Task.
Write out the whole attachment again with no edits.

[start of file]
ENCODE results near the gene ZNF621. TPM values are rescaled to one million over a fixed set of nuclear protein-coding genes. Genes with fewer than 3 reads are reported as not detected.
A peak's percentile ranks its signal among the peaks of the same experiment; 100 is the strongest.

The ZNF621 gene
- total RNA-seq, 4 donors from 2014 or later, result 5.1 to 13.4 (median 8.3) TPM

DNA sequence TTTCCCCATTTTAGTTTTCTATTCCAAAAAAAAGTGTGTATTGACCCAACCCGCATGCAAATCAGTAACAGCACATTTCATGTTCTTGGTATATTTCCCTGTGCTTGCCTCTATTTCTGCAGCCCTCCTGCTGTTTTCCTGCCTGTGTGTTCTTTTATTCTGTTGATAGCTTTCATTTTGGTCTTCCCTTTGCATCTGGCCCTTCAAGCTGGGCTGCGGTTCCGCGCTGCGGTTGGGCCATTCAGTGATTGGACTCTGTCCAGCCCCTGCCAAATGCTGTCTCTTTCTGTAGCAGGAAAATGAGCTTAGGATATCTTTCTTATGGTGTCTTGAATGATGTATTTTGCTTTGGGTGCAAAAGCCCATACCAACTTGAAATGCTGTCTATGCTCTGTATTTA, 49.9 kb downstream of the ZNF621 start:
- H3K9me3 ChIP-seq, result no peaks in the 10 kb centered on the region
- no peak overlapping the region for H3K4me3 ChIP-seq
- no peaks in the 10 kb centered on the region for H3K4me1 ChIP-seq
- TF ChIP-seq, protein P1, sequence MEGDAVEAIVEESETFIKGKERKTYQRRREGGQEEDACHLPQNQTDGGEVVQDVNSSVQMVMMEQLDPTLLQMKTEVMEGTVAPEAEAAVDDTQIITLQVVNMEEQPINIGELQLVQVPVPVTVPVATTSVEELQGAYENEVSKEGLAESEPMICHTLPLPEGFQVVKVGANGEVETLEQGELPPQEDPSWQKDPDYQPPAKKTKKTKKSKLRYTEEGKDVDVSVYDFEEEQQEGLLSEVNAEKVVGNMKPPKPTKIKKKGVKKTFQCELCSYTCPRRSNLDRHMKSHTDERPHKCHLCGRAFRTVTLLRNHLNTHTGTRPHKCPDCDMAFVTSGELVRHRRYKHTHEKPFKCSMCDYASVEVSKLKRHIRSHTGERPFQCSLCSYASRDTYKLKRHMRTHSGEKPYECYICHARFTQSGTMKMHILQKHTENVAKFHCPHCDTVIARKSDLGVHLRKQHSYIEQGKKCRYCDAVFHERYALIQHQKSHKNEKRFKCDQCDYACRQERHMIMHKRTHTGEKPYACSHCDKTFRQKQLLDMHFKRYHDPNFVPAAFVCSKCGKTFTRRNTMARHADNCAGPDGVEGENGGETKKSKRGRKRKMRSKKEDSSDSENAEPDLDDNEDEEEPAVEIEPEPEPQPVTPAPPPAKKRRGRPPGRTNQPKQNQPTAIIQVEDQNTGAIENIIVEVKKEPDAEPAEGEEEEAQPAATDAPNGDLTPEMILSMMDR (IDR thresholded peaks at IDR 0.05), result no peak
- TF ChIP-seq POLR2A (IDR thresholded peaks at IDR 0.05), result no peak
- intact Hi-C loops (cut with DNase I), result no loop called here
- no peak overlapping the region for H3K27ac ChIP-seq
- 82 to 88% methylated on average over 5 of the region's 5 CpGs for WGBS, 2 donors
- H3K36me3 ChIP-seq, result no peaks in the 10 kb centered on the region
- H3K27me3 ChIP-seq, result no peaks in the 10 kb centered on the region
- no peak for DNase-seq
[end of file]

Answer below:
ENCODE results near the gene ZNF621. TPM values are rescaled to one million over a fixed set of nuclear protein-coding genes. Genes with fewer than 3 reads are reported as not detected.
A peak's percentile ranks its signal among the peaks of the same experiment; 100 is the strongest.

The ZNF621 gene
- total RNA-seq, 4 donors from 2014 or later, result 5.1 to 13.4 (median 8.3) TPM

DNA sequence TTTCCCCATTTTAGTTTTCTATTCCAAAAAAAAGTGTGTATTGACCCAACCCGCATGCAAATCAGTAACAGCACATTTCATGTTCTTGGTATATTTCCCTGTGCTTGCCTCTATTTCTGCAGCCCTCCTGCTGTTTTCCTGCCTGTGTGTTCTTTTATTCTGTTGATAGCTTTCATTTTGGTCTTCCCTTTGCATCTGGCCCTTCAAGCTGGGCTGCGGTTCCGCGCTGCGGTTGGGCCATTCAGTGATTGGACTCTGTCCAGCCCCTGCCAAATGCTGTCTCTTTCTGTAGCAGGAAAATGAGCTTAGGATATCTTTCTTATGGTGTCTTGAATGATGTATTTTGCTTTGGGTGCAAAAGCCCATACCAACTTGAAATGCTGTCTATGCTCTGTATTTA, 49.9 kb downstream of the ZNF621 start:
- H3K9me3 ChIP-seq, result no peaks in the 10 kb centered on the region
- no peak overlapping the region for H3K4me3 ChIP-seq
- no peaks in the 10 kb centered on the region for H3K4me1 ChIP-seq
- TF ChIP-seq, protein P1, sequence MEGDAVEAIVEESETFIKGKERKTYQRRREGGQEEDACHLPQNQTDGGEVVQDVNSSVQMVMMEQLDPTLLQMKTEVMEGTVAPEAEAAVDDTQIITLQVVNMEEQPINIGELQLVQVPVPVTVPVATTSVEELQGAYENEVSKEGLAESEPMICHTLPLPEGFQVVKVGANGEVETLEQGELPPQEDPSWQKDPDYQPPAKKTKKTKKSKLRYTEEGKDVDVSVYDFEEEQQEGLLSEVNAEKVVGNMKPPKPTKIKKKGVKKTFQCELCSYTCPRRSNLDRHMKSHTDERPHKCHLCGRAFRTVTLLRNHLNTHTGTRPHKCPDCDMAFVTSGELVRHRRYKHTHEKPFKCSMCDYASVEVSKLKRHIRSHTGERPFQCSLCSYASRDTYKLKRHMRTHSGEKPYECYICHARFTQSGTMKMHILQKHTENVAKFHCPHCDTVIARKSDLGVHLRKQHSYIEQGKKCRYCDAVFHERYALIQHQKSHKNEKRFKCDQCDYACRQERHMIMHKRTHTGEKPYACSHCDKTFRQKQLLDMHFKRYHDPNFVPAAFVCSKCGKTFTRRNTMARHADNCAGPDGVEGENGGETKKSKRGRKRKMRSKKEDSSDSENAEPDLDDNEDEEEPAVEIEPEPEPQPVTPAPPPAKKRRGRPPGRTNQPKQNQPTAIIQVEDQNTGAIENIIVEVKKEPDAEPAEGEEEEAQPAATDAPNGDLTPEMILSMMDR (IDR thresholded peaks at IDR 0.05), result no peak
- TF ChIP-seq POLR2A (IDR thresholded peaks at IDR 0.05), result no peak
- intact Hi-C loops (cut with DNase I), result no loop called here
- no peak overlapping the region for H3K27ac ChIP-seq
- 82 to 88% methylated on average over 5 of the region's 5 CpGs for WGBS, 2 donors
- H3K36me3 ChIP-seq, result no peaks in the 10 kb centered on the region
- H3K27me3 ChIP-seq, result no peaks in the 10 kb centered on the region
- no peak for DNase-seq